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Major League Executive
Pat Gillick

By Blair Lovern

Pat Gillick is the only executive whose marrow is probably wrapped in three wool and one cotton yarn winding.

He was nearly born at a ballpark, according to his mother. She was dropped off at the hospital by her husband on the way to his Pacific Coast League game in 1937. Gillick played baseball into college and beyond. Afterward he stayed in the sport and worked to earn a golden reputation.

Having finished his second successful year with the Mariners, his talent for running a team is obvious: nine playoff appearances and two World Series championships with three clubs.

During Baseball America’s history, no other executive produced results matching Gillick’s. Those in baseball who know him say he is truthful and inventive, passionate yet humble.

Gillick was a lefthander for Southern California and pitched for the 1958 national championship team. After school he bounced around the Orioles system for five seasons, going 45-32, 3.42.

The Astros offered him the job of assistant farm director when a dead arm ended his playing days in 1963. He stayed for 10 seasons, then joined the Yankees under novice owner George Steinbrenner. In 1976, when the expansion Blue Jays built a front office, Gillick was the first baseball man they hired. It was in Toronto that he established his reputation.

The Blue Jays won American League East titles in 1985, ’89 and ’91-’93, as well as consecutive World Series championships in 1992 and ’93. Gillick not only forged a winning reputation but also one of creativity.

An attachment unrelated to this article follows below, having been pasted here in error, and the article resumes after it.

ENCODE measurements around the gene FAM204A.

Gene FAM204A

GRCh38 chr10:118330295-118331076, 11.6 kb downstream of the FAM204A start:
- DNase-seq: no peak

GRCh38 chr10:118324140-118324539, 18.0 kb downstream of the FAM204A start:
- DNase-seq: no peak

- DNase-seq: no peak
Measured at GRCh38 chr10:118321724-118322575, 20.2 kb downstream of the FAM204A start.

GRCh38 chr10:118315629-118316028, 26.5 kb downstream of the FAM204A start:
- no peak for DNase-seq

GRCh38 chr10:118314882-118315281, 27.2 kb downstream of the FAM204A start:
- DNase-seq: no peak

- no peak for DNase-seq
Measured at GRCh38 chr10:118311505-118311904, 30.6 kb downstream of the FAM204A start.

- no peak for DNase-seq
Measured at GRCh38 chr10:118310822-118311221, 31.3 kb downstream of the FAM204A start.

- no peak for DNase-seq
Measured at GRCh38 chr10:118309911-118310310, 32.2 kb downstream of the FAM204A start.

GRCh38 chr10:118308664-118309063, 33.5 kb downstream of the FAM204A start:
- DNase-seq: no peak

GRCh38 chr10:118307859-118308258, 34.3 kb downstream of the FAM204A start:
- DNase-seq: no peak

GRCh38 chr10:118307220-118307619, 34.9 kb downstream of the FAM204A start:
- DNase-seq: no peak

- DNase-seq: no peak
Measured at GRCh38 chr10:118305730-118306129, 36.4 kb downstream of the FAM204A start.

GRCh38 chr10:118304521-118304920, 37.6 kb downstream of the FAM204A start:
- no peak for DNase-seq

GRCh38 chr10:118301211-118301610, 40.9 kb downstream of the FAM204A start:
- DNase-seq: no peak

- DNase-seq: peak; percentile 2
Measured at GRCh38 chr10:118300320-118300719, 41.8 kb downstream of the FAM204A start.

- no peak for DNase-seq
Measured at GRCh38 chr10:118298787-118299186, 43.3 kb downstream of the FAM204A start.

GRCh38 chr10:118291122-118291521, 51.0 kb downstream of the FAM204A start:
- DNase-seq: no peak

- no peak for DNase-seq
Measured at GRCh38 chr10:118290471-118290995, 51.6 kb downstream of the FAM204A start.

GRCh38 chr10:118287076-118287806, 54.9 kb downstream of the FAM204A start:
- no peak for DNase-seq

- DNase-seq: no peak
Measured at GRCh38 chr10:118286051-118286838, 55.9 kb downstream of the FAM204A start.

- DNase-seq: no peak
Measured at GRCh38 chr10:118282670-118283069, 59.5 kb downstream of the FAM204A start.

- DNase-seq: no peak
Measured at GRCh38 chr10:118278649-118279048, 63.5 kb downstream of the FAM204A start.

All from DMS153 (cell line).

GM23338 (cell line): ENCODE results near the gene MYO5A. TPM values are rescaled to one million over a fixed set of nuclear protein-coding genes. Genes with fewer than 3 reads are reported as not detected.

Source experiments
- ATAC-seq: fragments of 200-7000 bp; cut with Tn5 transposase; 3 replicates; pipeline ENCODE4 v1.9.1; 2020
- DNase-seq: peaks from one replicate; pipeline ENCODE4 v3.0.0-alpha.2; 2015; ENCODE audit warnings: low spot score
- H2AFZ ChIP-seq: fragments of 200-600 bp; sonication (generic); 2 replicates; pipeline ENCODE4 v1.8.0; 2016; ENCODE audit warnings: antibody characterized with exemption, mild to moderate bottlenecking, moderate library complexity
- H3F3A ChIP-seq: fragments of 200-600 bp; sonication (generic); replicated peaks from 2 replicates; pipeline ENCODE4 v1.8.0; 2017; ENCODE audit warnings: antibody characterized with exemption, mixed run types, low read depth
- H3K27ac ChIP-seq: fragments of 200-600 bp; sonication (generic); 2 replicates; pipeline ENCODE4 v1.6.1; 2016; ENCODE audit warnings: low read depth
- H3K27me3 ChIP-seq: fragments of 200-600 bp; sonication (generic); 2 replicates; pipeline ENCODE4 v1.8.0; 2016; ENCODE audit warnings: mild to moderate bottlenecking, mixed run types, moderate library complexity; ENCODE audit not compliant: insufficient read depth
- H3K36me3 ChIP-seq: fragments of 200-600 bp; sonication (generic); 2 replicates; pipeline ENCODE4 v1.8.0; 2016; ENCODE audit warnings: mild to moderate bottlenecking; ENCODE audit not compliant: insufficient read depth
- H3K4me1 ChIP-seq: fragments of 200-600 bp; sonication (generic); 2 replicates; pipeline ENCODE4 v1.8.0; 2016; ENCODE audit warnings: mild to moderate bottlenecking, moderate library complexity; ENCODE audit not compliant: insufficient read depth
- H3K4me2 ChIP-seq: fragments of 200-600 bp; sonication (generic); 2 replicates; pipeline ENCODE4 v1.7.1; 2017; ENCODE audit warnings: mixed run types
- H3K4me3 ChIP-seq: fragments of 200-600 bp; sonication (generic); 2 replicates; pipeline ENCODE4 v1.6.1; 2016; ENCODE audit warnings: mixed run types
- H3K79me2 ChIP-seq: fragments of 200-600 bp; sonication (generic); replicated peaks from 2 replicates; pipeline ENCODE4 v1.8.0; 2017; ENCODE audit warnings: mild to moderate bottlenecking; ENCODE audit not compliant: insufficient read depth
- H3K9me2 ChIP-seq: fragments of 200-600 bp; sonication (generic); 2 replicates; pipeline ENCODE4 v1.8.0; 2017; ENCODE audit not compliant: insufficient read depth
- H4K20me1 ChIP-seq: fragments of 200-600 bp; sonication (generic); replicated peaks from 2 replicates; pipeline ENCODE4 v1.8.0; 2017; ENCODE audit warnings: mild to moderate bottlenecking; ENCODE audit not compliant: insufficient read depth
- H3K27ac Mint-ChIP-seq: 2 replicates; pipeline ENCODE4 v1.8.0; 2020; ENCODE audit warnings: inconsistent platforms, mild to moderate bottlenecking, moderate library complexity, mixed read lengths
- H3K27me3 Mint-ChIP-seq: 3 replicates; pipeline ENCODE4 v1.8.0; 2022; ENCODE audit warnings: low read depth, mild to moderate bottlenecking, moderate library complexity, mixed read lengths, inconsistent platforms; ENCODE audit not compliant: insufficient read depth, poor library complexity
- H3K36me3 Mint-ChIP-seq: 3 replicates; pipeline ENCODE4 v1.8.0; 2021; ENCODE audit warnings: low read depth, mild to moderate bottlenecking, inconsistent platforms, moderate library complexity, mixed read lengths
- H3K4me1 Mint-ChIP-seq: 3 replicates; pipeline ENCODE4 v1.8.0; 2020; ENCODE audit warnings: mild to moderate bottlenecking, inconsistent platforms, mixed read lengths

Always a hard worker, Gillick sometimes suffered from chest pains that he attributed to 16-hour workdays. He never took those pains seriously until 1993, when doctors found a blocked artery. Gillick underwent angioplasty and planned to retire after the end of the 1994 season.

"I feel particularly satisfied with what this club has done," Gillick told Baseball America in 1994. "People ask me about back-to-back titles, and I say it’s great. What pleases me even more is the 11 years in a row we’ve done things the right way and been successful."

He couldn’t stay idle for long. The Orioles piqued his interest in the winter of 1995, offering him a chance to be GM. Gillick helped take Baltimore, which had not been to the playoffs since 1983, into the AL Championship Series in 1996 and ’97.

After his three-year contract with the Orioles ended, Gillick jumped to the Mariners to become the team’s executive vice president as well as GM.

Gillick helped the Mariners become more successful than ever, despite the loss of Ken Griffey and Alex Rodriguez, winning a club-record 91 games in 2000 and an AL-record 116 in 2001.

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